To establish a gene expression pattern unique to AC/UC stem cells, two stem cell lines, AC(6) and UC(6), were cultured in parallel with BM-MSC and DF. To maximize identifying a gene expression profile attributable to cellular origin and minimize exogenous influences all cells were grown in the same medium, seeded, and sub-cultured using the same criteria. Cells were harvested after 3 population doublings, 11-14 doublings, or 35 doublings or senescence, whichever came first. Genes whose expression in AC/UC stem cells are unchanged by time-in-culture and are up-regulated relative to BM and DF are candidates for AC/UC stem cell-specific genes.

FIG. 10 shows growth profiles for the four cell lines in the study; circles indicate which cultures were harvested for RNA isolation. In total twelve samples were collected. BM, AC(6), and UC(6) were harvested after three population doublings; these samples were regarded as being in culture for a “short” period of time. A short-term DF sample was not collected. Intermediate length cultures, 11 to 14 doublings, were collected for all cell types. Long-term cultures were collected from all cell lines at about 35 population doublings or just prior to senescence, whichever came first. Senescence occurred before 15 doublings for BM and at 25 doublings for DF. The purchased BM and DF cells were expanded many times prior to gene analysis, and cannot be considered early-stage. However, operationally, BM grown for three doublings (BM-03) are deemed a short-term culture. Likewise, BM-11 is operationally referred to as an intermediate length culture, but because senescence occurred at 14 doublings, BM-11 is most likely a long-term culture biologically.

6.8.2.2 Hierarchical Clustering Shows Relatedness between BM, AC/UC Stem Cells, and DF

Microarray analysis identifies patterns of gene expression, and hierarchical clustering (HC) attempts to find similarities in the context of two dimensions—genes in the first dimension and different conditions (different RNA samples) in the second. The GeneChips used in this experiment contained over 22,000 probe sets (referred to as the “all genes list”), but many of these sets interrogate genes that are not expressed in any condition. To reduce the all genes list, genes not expressed or expressed at low levels (raw values below 250) in all samples were eliminated to yield a list of 8,215 genes.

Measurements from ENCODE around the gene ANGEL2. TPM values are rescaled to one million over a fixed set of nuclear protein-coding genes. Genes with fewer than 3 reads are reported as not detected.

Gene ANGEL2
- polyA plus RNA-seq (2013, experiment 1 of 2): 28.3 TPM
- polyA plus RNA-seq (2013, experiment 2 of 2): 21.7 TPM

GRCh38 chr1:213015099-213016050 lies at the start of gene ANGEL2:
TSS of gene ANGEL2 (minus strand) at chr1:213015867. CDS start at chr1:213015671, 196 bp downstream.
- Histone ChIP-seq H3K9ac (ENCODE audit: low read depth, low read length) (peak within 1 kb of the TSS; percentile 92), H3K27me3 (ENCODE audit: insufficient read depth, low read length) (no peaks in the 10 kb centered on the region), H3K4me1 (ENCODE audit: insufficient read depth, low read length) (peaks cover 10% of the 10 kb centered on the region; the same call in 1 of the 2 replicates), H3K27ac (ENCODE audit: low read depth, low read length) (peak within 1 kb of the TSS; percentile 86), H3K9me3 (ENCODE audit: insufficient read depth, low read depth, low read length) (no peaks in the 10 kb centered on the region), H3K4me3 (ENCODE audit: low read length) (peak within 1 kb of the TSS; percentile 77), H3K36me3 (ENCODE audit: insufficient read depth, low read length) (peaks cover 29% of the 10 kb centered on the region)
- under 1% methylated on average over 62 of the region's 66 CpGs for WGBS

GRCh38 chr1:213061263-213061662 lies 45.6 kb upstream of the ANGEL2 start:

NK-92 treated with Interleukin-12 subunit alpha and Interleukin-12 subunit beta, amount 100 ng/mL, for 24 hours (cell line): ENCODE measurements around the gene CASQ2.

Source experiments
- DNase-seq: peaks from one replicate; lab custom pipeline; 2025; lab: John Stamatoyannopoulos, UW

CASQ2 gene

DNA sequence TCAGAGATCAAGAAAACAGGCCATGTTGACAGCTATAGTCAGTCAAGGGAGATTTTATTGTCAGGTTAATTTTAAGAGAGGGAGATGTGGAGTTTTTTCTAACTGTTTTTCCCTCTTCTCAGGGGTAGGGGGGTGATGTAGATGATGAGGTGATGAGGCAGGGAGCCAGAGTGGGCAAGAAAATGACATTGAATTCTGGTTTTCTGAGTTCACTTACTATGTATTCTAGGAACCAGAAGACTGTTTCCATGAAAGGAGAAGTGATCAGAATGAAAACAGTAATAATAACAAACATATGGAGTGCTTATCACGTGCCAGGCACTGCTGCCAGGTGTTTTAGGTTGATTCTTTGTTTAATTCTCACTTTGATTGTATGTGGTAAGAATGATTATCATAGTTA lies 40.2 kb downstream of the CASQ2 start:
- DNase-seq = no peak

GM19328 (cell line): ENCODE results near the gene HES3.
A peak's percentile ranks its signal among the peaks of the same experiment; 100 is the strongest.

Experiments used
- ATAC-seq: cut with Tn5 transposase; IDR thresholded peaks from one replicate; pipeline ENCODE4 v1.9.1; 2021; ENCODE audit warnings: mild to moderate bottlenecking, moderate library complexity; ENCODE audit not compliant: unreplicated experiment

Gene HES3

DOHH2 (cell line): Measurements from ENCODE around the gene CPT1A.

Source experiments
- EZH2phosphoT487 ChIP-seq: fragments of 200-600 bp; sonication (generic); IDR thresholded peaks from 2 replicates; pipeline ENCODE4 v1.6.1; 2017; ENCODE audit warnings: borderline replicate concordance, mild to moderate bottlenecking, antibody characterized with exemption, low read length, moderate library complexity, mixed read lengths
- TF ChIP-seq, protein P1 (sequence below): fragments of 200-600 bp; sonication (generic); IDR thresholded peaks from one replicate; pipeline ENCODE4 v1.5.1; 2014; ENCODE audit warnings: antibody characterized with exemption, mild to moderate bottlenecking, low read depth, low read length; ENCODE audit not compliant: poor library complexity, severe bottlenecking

6.8.2.3 Gene Expression Analysis Using the Line Graph View

Gene expression patterns of the 8215 genes were displayed using the line graph view in GeneSpring (FIG. 11). The x-axis shows the twelve experimental conditions and the y-axis shows the normalized probe set expression values on a log scale. The y-axis covers a 10,000-fold range, and genes that are not expressed or expressed at very low levels are set to a value of 0.01. By default the normalized value is set to 1. Each line represents a single gene (actually a probe set, some genes have multiple probe sets) and runs across all twelve conditions as a single color. Colors depict relative expression levels, as described for the heatmaps, but the coloring pattern is determined by selecting one condition. AC-03 is the selected condition in FIG. 11. Genes up-regulated relative to the normalized value are displayed by the software as red, and those that are down-regulated, are displayed as blue. The obvious upward and downward pointing spikes in AC-03 through UC-11 indicate that many genes are differentially expressed across these conditions. The striking similarity in the color patterns between AC-03 and UC-03 show that many of the same genes are up or down-regulated in these two samples. Horizontal line segments indicate that a gene's expression level is unchanged across a number of conditions. This is most notable by comparing UC-36, UC-38, and UC-38-T. There are no obvious spikes, but there is a subtle trend in that a number of red lines between UC-36 and UC-38-T are below the normalized value of 1. This indicates that these genes, which are up-regulated in AC-03 and UC-03, are down-regulated in the later cultures. The fact that the expression patterns between UC-38 and UC-38-T are so similar indicates that trypsinizing cells just prior to RNA isolation has little effect on gene expression.